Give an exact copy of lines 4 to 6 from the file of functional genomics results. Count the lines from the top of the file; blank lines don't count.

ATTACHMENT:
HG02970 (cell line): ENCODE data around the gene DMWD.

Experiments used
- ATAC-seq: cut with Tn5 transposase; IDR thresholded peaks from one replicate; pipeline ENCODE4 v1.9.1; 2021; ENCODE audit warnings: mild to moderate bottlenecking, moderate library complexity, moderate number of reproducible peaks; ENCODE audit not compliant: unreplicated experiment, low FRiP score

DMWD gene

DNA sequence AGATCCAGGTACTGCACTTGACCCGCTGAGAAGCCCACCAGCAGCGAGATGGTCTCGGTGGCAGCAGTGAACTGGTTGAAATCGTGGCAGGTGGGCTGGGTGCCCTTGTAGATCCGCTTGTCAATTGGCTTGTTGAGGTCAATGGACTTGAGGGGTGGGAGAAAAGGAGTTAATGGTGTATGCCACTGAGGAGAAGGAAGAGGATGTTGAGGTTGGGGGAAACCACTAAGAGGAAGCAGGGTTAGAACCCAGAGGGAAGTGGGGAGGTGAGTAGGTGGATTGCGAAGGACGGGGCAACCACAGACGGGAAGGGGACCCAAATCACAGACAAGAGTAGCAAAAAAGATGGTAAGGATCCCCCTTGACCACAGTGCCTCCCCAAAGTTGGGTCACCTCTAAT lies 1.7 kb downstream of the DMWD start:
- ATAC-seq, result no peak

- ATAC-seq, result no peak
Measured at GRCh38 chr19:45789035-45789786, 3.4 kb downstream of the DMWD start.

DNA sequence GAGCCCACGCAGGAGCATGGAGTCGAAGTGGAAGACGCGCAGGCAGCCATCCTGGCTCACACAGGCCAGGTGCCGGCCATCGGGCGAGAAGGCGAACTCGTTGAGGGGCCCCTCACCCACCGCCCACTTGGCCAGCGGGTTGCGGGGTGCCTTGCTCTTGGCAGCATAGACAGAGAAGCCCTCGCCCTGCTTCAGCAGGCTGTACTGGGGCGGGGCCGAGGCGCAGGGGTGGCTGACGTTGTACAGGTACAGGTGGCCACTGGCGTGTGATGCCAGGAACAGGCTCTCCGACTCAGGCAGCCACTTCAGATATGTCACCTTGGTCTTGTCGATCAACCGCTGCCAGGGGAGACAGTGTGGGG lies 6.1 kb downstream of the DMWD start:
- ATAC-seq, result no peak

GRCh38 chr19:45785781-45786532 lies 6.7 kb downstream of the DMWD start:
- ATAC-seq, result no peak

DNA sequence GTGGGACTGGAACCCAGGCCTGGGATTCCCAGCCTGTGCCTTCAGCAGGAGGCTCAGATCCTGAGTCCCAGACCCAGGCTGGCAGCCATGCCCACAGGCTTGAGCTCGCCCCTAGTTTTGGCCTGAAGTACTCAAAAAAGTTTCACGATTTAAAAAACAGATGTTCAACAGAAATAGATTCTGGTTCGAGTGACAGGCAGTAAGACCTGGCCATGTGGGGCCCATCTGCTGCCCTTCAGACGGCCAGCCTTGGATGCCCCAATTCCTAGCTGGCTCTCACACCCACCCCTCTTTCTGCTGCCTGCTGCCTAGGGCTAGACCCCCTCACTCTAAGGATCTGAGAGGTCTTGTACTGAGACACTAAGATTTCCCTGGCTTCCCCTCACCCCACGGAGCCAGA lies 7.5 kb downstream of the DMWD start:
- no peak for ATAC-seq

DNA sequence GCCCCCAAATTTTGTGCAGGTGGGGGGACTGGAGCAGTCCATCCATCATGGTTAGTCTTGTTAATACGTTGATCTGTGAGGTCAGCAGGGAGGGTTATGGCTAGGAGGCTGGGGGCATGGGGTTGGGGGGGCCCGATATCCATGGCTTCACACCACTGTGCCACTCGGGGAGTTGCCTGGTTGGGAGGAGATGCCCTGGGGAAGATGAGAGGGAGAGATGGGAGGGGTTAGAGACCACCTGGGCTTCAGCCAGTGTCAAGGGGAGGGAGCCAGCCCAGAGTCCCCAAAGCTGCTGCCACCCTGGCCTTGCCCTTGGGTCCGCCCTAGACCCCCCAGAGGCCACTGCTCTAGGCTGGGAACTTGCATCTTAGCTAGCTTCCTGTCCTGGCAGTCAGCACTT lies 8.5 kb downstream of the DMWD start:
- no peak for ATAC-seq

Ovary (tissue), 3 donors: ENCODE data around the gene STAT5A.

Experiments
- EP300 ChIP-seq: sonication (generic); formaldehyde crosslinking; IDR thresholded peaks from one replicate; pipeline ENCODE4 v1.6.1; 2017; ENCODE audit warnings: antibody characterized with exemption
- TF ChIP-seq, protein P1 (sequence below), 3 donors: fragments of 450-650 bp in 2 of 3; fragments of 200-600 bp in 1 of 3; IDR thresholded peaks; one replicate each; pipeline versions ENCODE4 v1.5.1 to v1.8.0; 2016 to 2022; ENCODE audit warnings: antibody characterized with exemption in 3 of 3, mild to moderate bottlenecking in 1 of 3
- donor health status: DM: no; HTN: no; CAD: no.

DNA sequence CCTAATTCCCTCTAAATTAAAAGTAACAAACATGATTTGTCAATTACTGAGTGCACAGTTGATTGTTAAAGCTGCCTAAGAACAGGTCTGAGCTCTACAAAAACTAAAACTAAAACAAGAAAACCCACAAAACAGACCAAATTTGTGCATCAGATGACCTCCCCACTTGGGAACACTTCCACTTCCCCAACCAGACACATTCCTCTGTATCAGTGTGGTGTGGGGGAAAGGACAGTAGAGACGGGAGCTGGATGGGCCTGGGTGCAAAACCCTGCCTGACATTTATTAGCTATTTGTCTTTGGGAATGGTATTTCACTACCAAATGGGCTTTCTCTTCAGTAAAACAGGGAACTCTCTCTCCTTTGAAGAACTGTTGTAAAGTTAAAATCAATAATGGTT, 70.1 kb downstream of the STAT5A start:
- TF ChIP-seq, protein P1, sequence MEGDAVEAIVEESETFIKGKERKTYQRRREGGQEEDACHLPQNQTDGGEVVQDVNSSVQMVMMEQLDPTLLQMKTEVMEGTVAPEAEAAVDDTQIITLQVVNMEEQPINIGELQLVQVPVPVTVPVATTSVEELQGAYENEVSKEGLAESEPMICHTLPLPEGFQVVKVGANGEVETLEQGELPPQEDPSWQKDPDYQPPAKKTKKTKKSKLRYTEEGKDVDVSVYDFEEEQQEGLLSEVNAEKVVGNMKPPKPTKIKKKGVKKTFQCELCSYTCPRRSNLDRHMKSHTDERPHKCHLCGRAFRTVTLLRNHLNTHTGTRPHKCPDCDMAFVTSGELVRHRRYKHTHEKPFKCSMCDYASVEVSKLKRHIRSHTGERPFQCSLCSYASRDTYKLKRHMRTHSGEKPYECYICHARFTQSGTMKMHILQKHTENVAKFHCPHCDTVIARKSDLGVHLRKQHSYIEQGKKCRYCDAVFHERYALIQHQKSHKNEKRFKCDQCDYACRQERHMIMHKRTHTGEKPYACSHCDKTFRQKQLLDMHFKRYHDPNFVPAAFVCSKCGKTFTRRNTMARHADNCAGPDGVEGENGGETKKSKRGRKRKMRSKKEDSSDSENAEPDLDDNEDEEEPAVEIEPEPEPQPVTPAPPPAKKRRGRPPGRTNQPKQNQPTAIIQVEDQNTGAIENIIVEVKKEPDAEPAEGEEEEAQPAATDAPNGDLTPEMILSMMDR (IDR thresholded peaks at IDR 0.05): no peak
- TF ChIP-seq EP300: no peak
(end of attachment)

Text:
DMWD gene

DNA sequence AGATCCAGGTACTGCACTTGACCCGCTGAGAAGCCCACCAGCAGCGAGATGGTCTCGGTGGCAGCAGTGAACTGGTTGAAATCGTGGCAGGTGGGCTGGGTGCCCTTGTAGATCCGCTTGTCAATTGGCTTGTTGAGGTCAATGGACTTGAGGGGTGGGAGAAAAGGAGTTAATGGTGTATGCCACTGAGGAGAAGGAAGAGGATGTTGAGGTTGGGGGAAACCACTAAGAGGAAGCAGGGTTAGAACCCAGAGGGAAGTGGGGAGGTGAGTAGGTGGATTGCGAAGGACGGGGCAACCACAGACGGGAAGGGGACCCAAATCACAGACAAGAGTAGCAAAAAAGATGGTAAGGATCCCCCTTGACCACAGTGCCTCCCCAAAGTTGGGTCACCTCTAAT lies 1.7 kb downstream of the DMWD start:
- ATAC-seq, result no peak